One of James Bulger's killers, Jon Venables, who was granted a new identity after serving his sentence for the 1993 murder, has been revealing his true name, unable to cope with the strain of keeping his past a secret, it emerged last night. Venables had blown his cover several times before he was put into custody last week, according to senior sources close to the Ministry of Justice.
Jack Straw, the Secretary of State for Justice, yesterday cited "extremely serious allegations" in relation to the recall of Venables but refused to elaborate. It is, however, understood that he would have had to be satisfied that Venables presented "an unacceptable risk to life and limb" to put him in prison.
This week Mr Straw will meet Denise Fergus, James Bulger's mother, to discuss the case. Mrs Fergus claimed yesterday that she had been the victim of a "massive cover-up" and said: "If this hadn't been about to leak into the papers, I don't believe they would have even told me he was in prison. It hurts me to think that someone else might have suffered at Venables' hands in the process. I feel so angry about it."
Government officials had become increasingly concerned at Venables "self-disclosing" the truth about who he was, and he is now being kept on a prison hospital wing. He has already told staff and inmates who he is and it is believed that officials have ruled out any plans to create a new identity for the 27-year-old while he is in his current mental state.
Along with James's other killer, Robert Thompson, Venables has been living in the community on a life licence after serving eight years in a secure children's home for the murder of the two-year-old boy.
News of his recall last week – the first time that he has actually served any jail time for his crime – prompted widespread speculation. Theories have ranged from a fight with a workmate to reports that he has committed a serious sexual offence, amid a drink- and drug-fuelled lifestyle that has seen him returning to Liverpool on nights out and to watch football matches, and even working as a bouncer.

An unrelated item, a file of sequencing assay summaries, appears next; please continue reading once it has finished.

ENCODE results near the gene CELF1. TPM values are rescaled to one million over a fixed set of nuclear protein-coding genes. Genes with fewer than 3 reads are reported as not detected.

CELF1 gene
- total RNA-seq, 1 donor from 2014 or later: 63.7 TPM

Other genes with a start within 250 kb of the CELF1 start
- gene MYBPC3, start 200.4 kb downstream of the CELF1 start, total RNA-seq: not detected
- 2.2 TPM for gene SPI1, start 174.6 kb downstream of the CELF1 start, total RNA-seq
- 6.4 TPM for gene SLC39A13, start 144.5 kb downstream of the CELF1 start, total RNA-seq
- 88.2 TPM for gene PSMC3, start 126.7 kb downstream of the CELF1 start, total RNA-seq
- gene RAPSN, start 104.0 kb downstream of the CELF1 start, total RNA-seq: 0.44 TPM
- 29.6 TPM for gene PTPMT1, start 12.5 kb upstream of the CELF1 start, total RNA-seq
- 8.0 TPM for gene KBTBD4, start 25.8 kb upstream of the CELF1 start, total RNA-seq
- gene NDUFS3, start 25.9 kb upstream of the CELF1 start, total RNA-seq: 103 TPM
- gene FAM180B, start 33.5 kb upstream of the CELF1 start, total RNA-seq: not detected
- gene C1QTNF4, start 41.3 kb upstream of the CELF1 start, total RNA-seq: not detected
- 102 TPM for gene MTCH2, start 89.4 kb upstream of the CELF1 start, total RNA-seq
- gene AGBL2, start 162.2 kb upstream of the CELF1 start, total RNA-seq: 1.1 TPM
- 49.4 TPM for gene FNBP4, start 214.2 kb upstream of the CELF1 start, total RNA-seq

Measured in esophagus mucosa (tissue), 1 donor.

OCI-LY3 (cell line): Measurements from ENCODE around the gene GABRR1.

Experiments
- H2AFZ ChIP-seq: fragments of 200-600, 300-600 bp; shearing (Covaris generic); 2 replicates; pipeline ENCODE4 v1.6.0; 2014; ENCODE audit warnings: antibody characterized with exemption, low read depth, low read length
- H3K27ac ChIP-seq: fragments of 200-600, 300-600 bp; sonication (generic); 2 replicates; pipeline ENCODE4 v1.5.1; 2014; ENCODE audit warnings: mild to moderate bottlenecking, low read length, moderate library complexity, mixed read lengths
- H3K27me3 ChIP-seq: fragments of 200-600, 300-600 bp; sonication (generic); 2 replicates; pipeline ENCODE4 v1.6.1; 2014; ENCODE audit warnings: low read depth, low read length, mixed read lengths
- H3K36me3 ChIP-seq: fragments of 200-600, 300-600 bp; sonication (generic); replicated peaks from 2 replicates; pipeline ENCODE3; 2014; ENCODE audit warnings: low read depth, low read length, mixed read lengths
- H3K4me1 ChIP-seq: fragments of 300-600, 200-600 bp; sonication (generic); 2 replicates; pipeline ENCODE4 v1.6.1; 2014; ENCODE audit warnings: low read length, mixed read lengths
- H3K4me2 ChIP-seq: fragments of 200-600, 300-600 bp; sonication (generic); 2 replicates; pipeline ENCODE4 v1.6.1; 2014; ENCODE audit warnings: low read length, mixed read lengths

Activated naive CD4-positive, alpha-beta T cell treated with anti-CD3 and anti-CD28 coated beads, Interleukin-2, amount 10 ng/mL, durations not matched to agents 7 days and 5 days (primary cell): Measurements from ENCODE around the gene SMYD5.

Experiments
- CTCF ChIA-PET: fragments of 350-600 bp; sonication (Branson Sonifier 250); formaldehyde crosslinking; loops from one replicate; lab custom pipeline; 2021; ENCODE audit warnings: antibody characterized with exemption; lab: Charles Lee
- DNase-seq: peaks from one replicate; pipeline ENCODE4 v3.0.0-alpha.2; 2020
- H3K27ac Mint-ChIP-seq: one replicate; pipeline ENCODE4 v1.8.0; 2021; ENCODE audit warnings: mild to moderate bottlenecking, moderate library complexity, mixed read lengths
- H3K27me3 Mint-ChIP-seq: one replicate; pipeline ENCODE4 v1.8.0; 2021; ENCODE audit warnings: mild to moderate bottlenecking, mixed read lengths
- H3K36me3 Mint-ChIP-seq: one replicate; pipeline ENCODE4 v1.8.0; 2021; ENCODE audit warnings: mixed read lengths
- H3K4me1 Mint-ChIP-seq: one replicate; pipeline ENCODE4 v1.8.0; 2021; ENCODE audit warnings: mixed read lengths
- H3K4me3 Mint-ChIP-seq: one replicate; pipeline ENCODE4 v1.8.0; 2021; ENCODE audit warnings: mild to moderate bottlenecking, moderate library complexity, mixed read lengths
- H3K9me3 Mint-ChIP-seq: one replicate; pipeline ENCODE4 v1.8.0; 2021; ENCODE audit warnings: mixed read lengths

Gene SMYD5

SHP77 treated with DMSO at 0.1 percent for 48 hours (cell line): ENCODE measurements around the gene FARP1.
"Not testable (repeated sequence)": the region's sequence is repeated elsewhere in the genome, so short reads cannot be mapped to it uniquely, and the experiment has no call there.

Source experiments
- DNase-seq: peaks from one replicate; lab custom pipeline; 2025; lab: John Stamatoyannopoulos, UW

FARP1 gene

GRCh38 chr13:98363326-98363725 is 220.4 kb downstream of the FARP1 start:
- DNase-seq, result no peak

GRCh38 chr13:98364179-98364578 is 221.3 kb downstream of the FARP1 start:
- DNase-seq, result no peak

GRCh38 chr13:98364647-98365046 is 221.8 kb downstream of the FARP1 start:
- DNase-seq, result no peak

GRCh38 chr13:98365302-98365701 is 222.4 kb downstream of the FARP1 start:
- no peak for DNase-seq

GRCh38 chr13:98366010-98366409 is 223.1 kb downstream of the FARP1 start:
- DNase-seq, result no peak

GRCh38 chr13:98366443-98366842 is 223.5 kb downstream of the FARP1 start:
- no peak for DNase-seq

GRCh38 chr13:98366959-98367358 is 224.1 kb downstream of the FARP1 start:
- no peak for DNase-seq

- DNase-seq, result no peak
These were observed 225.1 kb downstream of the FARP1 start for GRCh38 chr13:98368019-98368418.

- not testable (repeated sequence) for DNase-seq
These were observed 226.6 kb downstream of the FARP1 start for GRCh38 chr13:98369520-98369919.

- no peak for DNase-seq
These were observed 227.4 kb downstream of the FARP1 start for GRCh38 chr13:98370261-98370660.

Harry Fletcher, assistant general secretary of Napo, the probation officers' union, said: "A disturbed child who kills, then spends eight years in a secure unit and then nine years having to pretend they're somebody else is bound to be deeply psychologically affected. It's not surprising that he may have revealed his true identity, given the enormity of what he's done and the difficulty of coming to terms with that and a new identity." Venables being recalled to prison is the "worst possible outcome" given the years spent trying to rehabilitate him, he added.
And last night the man who devised the plan that kept the Bulger killers – both aged 10 at the time – in care for eight years told the IoS how he always feared that this day would come.
Malcolm Stevens, a former senior civil servant who was the home secretary's special adviser on the care and detention of Section 53 offenders (young people who commit grave crimes) at the time of James Bulger's murder, said: "I always wondered what would happen to these youngsters when they became young men and when they had relationships... how on earth would all that pan out? It's difficult to imagine the pressure."
Mr Stevens remembers the pair as "a couple of fairly ordinary youngsters from downtown Liverpool.... What made the case much more serious in my book was that there was no obvious reason why that offence was committed. There was no cause and effect."
The two killers lived in fear of being discovered, he added: "They were always very apprehensive about their identities being known. All the way through they were frightened to go out... they were very frightened and my guess is that's never going to go away, so that will still be there now."
And while Venables comes to terms with being in prison for the first time, the news will be an unwelcome reminder of the past for Robert Thompson, now also 27, who is gay and is believed to be in a long-term relationship with a man who knows his real identity.
Dr Ian Cumming, a consultant forensic psychiatrist who works in the Prison Service, said: "So much about people's interactions with others is built on trust, and if what you're doing and who you are is not really correct then that's quite a strain on the individual. You've got enormous burdens to carry around ... in a lot of ways you have been given an enormous opportunity, another chance with a new identity, but it's a double-edged sword and comes at a price."